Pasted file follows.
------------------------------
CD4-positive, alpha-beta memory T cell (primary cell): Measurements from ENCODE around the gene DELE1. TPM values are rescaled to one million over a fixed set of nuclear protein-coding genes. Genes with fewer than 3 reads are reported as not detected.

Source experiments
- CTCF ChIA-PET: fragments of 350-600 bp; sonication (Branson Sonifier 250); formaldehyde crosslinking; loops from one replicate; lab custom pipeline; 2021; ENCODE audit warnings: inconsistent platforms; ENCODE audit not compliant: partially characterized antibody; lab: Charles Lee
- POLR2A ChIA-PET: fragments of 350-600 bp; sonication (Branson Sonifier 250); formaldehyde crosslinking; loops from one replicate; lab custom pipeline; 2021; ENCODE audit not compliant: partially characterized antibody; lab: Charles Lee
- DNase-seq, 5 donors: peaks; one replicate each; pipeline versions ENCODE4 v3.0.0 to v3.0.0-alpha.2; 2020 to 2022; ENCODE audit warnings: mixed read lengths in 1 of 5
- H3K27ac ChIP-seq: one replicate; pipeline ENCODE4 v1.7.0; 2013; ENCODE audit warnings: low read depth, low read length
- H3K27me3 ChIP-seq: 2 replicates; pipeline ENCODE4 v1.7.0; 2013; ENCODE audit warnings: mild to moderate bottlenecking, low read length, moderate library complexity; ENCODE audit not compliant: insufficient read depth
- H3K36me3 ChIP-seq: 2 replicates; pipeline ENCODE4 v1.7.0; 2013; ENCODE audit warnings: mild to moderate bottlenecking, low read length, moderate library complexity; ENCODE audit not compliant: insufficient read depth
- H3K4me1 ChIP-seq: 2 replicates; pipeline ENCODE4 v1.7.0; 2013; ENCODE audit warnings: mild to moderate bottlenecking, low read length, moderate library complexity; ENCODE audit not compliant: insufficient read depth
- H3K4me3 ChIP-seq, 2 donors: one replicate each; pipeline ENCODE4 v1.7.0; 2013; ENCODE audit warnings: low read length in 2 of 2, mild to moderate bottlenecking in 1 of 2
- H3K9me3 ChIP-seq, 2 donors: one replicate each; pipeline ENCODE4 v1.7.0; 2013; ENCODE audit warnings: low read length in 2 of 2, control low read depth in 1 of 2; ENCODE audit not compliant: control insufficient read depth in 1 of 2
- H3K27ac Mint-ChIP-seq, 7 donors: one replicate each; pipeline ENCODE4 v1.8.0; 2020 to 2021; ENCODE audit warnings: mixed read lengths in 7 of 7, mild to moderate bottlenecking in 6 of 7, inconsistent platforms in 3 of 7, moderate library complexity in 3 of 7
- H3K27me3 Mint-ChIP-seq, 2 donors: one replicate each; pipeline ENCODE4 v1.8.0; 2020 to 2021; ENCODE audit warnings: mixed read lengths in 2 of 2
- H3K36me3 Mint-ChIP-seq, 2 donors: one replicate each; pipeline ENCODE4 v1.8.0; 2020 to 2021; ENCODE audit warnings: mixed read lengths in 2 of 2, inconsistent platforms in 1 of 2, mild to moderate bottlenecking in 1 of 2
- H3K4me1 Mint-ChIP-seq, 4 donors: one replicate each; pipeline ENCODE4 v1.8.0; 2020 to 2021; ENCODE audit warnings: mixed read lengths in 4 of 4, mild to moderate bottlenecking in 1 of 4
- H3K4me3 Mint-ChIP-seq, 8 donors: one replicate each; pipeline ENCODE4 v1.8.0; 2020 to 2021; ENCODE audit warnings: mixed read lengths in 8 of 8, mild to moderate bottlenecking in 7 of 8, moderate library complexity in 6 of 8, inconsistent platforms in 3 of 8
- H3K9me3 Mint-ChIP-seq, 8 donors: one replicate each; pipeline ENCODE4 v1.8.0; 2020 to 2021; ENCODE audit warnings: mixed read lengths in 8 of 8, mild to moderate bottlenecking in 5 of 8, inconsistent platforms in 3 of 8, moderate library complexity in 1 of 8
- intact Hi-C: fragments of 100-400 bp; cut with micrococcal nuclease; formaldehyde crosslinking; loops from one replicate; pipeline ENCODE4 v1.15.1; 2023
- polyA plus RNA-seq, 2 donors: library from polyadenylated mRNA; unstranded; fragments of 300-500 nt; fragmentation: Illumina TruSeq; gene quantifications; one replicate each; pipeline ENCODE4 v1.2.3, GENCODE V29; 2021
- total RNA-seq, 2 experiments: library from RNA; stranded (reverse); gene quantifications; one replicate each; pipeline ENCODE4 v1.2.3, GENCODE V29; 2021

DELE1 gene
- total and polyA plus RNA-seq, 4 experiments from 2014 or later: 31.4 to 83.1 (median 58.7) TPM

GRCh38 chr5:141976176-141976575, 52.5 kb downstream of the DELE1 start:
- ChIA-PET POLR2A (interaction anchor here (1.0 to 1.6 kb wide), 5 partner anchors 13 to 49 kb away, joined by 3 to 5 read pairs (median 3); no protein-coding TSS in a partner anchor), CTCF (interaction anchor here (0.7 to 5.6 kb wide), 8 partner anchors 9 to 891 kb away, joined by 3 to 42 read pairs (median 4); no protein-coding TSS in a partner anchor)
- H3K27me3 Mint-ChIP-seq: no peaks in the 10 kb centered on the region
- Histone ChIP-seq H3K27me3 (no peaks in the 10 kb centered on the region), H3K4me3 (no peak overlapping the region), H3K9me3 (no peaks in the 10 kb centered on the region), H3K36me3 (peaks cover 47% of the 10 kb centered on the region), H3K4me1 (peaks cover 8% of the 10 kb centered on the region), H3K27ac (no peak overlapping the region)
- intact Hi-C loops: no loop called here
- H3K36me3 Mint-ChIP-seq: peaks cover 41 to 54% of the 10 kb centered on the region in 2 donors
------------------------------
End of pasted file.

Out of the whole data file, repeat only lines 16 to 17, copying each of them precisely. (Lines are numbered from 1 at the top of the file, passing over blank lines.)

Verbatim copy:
- H3K4me3 Mint-ChIP-seq, 8 donors: one replicate each; pipeline ENCODE4 v1.8.0; 2020 to 2021; ENCODE audit warnings: mixed read lengths in 8 of 8, mild to moderate bottlenecking in 7 of 8, moderate library complexity in 6 of 8, inconsistent platforms in 3 of 8
- H3K9me3 Mint-ChIP-seq, 8 donors: one replicate each; pipeline ENCODE4 v1.8.0; 2020 to 2021; ENCODE audit warnings: mixed read lengths in 8 of 8, mild to moderate bottlenecking in 5 of 8, inconsistent platforms in 3 of 8, moderate library complexity in 1 of 8